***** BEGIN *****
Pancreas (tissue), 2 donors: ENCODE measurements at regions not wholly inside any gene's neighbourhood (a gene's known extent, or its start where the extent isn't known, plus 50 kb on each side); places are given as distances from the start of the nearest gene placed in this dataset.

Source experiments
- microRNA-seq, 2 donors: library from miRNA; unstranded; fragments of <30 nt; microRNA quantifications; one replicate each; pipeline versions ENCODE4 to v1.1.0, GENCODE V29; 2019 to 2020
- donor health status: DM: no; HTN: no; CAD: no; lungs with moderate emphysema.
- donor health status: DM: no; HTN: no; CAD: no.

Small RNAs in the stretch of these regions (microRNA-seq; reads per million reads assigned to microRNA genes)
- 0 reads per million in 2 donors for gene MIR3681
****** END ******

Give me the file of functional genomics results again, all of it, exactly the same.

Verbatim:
Pancreas (tissue), 2 donors: ENCODE measurements at regions not wholly inside any gene's neighbourhood (a gene's known extent, or its start where the extent isn't known, plus 50 kb on each side); places are given as distances from the start of the nearest gene placed in this dataset.

Source experiments
- microRNA-seq, 2 donors: library from miRNA; unstranded; fragments of <30 nt; microRNA quantifications; one replicate each; pipeline versions ENCODE4 to v1.1.0, GENCODE V29; 2019 to 2020
- donor health status: DM: no; HTN: no; CAD: no; lungs with moderate emphysema.
- donor health status: DM: no; HTN: no; CAD: no.

Small RNAs in the stretch of these regions (microRNA-seq; reads per million reads assigned to microRNA genes)
- 0 reads per million in 2 donors for gene MIR3681